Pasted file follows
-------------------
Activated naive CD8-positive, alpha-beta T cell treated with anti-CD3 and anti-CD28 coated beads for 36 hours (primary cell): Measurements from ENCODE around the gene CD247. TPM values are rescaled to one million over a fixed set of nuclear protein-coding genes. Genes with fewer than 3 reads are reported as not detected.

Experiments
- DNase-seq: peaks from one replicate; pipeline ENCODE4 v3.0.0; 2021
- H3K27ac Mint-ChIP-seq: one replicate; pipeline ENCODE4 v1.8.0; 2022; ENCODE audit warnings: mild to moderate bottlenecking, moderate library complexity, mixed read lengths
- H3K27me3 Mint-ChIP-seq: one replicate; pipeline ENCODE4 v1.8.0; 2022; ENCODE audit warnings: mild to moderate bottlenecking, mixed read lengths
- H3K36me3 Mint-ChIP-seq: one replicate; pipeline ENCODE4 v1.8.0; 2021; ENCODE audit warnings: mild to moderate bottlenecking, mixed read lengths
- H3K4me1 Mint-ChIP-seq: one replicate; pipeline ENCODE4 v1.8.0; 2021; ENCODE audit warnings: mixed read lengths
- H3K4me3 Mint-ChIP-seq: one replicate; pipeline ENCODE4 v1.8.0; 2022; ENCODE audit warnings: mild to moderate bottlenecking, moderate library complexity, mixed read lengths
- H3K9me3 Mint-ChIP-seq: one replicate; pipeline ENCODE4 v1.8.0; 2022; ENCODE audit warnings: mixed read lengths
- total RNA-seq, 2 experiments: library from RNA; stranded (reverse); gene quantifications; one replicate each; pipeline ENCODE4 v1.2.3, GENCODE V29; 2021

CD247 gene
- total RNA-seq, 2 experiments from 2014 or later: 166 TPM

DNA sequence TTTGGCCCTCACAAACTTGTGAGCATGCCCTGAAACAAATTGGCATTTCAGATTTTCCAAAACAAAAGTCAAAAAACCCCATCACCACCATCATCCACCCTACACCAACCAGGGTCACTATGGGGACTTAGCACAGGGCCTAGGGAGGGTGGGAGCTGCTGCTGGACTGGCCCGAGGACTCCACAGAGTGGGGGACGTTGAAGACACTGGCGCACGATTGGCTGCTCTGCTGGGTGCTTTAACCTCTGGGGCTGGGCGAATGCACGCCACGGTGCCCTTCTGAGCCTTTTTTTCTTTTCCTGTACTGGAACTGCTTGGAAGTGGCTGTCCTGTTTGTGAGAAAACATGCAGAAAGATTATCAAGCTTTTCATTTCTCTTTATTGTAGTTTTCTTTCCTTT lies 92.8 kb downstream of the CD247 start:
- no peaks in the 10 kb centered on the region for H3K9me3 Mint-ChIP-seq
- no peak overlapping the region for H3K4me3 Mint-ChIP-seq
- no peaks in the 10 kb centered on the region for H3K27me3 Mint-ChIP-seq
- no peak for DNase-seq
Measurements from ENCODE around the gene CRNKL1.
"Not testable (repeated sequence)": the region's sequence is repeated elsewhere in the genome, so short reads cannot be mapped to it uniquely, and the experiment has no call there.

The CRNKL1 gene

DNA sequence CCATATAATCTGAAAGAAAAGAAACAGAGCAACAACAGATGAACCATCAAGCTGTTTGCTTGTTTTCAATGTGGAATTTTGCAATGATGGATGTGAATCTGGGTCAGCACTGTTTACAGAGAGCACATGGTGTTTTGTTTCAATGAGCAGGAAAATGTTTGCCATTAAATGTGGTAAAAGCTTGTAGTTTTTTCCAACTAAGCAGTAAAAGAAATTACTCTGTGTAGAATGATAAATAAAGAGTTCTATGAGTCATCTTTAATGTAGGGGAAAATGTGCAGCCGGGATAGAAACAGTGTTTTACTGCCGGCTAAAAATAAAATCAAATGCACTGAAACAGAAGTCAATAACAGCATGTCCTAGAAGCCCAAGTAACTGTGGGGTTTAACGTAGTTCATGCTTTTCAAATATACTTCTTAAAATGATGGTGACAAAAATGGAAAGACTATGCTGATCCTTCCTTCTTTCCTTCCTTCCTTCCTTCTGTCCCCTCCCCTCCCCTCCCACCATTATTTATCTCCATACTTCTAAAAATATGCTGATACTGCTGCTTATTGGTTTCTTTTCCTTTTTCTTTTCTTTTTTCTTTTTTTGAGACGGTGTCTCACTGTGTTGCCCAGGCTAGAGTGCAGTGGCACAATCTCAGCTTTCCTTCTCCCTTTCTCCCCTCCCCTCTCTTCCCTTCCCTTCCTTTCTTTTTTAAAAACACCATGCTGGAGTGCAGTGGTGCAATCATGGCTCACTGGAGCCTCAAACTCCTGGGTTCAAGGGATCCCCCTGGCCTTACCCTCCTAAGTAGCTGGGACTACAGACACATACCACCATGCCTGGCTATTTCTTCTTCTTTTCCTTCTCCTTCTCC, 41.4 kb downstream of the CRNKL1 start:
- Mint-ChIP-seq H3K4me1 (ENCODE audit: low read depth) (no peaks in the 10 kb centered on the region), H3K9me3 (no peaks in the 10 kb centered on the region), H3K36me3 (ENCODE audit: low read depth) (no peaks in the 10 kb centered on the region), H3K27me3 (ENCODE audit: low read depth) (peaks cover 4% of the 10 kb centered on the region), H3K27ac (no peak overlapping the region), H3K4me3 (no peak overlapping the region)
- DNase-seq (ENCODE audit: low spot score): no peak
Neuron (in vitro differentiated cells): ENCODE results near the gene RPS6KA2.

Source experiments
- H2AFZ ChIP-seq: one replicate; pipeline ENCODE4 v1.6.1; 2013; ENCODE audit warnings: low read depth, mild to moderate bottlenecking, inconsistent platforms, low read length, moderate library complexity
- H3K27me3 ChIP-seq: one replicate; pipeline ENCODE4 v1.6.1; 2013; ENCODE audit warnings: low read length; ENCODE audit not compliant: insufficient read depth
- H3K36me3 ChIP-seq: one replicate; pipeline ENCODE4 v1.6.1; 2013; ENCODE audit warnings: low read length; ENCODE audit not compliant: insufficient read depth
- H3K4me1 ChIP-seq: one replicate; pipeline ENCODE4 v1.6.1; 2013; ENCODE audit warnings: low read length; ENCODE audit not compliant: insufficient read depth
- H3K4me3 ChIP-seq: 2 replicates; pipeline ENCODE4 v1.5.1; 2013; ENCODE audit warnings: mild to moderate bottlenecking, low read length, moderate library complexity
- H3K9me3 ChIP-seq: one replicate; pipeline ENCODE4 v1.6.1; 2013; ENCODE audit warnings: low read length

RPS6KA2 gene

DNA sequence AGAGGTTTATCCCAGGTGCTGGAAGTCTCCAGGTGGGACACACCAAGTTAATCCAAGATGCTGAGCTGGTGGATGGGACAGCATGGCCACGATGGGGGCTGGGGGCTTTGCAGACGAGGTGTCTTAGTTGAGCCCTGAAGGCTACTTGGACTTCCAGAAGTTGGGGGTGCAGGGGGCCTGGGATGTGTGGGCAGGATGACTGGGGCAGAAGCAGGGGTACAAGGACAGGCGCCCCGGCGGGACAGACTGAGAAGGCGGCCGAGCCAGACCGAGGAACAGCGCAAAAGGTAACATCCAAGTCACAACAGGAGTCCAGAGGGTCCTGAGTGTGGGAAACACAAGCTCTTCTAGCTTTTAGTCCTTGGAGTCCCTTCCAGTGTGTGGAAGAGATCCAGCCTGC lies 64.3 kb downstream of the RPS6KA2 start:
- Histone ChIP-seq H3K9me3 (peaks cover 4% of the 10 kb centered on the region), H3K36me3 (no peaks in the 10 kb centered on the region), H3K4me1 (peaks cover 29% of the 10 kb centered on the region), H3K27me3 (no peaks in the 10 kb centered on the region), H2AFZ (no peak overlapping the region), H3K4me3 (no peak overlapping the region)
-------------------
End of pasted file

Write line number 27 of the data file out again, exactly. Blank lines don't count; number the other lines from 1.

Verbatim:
- H3K27me3 ChIP-seq: one replicate; pipeline ENCODE4 v1.6.1; 2013; ENCODE audit warnings: low read length; ENCODE audit not compliant: insufficient read depth